Smith's star is the 16-year-old Essex gymnast Annika Reeder, who in 1994 became the youngest-ever gold medallist at the Commonwealth Games. Today she hopes to add a European medal to her hoard, before going on to the greatest challenge of her young life in Atlanta. "I'm really looking forward to Atlanta," she said after training. "But I expect I'll be very nervous when I get there."
Nerves are the gymnast's greatest enemy. In a sport where a fraction of an inch can make the difference between a medal and ignominious failure, a trembling hand or unsure foot is a perilous handicap. Smith is constantly fighting to protect his girls from their own fears. "Psychology is a big part of what I do," he said. "The first thing that I try to do is to make sure that they are happy and well prepared."
When the girls are starting out this means plenty of soft matting and physical support from the coach in difficult manoeuvres. Nothing promotes confidence like the knowledge that you won't get hurt if you get something wrong. "When they are happy with what they are doing," Smith explained, "they no longer need the physical support."
But the need for psychological care will always remain, and that was one of Smith's main functions on Wednesday night. As the gymnasts moved around the four areas of competition in the Arena, the floor, the asymmetric bars, the vault and the beam, Smith followed, dispensing advice, casting a critical eye over technique, but above all boosting confidence and morale.
Reeder clearly thrives on his counsel. "He's just a really good coach," she said. "He's helped me an enormous amount, and that is why I have stayed with him." Even though Reeder is only 16, the pair have been working together for more than a decade. "He's been with me since I was four."
Smith can still remember when he first came across Reeder. "She was one of a group of four young gymnasts," he recalled. "Each of them had great potential, but for one reason or another the other three dropped out of the sport. Annika has kept on." And in so doing she has developed a physique and mentality that is ideally suited to her strongest discipline, the floor exercises.
She is slight, as so many of her rivals are, but she is also strong, with broad shoulders and well-developed musculature. "Her physique is just right," Smith said. "She also has very good fast-twitch muscle response, which generates a lot of power - that gives her a head start. And she is a dancer; she interprets her music very well."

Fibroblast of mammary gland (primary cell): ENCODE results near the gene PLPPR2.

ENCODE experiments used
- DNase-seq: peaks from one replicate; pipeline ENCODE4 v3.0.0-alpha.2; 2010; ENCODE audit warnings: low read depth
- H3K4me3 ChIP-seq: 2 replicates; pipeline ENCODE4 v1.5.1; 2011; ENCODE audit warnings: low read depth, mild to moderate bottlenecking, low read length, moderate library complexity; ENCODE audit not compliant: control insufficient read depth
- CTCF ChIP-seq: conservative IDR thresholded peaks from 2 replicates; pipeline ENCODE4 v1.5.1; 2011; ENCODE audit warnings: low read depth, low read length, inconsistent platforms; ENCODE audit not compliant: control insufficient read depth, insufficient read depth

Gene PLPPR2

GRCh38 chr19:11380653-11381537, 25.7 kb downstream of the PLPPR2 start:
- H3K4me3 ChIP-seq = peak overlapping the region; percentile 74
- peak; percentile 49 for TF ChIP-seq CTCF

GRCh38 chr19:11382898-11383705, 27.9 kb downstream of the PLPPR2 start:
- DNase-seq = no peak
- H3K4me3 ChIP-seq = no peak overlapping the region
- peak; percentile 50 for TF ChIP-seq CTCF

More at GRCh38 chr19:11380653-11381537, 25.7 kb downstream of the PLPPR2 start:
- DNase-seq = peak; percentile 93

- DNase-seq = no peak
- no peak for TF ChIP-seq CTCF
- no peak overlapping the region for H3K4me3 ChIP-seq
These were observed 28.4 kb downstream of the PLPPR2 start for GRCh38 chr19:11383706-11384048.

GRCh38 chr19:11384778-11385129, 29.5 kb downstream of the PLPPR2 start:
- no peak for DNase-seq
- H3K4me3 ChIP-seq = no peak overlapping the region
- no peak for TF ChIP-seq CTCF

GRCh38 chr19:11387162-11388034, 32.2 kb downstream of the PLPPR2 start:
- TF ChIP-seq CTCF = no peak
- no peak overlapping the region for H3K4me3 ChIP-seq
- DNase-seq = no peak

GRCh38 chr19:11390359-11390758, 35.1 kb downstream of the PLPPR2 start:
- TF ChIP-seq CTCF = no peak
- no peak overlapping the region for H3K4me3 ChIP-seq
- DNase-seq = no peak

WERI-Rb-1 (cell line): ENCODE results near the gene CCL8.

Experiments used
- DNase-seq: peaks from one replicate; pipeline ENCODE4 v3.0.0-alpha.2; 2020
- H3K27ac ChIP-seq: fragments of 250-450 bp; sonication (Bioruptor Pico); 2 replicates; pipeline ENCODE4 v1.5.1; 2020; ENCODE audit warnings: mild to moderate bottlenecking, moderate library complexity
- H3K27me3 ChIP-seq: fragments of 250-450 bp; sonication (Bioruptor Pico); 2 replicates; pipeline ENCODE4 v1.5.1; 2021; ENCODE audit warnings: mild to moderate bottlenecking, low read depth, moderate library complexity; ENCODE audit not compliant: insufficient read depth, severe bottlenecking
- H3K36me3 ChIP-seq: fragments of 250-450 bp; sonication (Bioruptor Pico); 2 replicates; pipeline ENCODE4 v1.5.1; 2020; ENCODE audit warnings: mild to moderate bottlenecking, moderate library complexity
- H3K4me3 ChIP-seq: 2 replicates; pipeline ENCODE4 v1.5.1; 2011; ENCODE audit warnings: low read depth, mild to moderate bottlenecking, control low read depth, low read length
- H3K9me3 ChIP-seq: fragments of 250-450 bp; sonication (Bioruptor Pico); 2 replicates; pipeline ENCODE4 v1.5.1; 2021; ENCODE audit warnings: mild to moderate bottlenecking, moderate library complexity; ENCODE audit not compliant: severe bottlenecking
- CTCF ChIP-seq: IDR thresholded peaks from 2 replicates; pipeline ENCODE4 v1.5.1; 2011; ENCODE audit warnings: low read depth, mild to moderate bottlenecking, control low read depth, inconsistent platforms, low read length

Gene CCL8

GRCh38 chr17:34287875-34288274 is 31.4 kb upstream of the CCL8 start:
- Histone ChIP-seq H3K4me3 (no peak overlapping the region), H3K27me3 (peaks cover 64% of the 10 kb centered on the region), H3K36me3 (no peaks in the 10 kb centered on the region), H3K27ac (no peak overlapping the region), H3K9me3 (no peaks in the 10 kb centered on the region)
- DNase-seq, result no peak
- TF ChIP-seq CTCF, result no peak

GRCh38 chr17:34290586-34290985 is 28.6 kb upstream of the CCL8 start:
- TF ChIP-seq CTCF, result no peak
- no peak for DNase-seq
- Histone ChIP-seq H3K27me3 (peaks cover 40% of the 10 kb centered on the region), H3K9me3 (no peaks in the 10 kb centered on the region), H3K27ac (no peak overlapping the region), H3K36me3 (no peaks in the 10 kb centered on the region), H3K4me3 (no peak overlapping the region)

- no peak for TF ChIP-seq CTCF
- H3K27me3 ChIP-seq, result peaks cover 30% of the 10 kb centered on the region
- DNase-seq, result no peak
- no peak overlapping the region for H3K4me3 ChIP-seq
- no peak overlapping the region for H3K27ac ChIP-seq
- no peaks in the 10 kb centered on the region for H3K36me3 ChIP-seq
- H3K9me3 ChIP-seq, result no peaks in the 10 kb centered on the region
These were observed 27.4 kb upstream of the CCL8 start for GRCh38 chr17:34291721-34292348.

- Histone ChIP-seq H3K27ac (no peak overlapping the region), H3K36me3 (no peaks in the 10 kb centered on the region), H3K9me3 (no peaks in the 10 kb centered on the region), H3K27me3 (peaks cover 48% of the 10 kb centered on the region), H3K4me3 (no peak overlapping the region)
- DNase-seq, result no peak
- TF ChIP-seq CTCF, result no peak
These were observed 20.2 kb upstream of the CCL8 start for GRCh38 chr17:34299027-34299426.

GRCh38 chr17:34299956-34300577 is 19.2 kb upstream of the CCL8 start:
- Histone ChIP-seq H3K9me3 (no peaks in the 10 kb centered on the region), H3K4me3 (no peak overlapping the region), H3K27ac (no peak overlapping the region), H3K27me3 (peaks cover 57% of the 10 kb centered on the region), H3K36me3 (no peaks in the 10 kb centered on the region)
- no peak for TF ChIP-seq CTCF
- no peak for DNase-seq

Reeder's floor routine is carefully crafted to show off both her athleticism and her rhythmic grace. It opens with two tumbling sequences across the diagonal of the floor, then moves into a slower phase of dainty arm movements, interspersed with balletic leaps and swallow-dives. Then more flips and somersaults before a Torvill and Dean-style dying swan finish pose. "I was pleased with that," she said afterwards. "I did it all clean, and that is the important thing."
It was more than many of her rivals could achieve. All evening the vast barn of the arena echoed with shrill cries of dismay as minute Bulgarians and powerful Danes bounced off the mats in unseemly tangles of limbs.
Others, though, were awesomely composed. The world champion, Lilia Podkopayeva of the Ukraine, drew gasps with her opening forward double somersault, and finished her floor routine to a great volley of applause from her fellow competitors. And Svetlana Korkhina, of Russia, known on the circuit as "Princess Di" for her height, hairstyle, make-up and moods, was similarly impressive.
But Reeder was not intimidated. She knows that she is capable of challenging the very best on the floor: she was in the top five at the French International meeting in March, and - encouragingly for Atlanta - in the top 10 at the world champ- ionships in Puerto Rico. And despite the importance of this weekend's event, she has one or two moves that are being saved up for the Olympics.
But they will only be brought into the routine when she is ready for them. "In gymnastics," Smith explained, "you work with the level of difficulty. If you are working at the very limits of the gymnast's ability, the added stress of competition can make things very difficult. So there are things in the pipeline for Atlanta that we are working up to now. Once everything is in place, and properly prepared, we will introduce them."
And the Olympic judges will decide whether or not she was really ready.Reuse content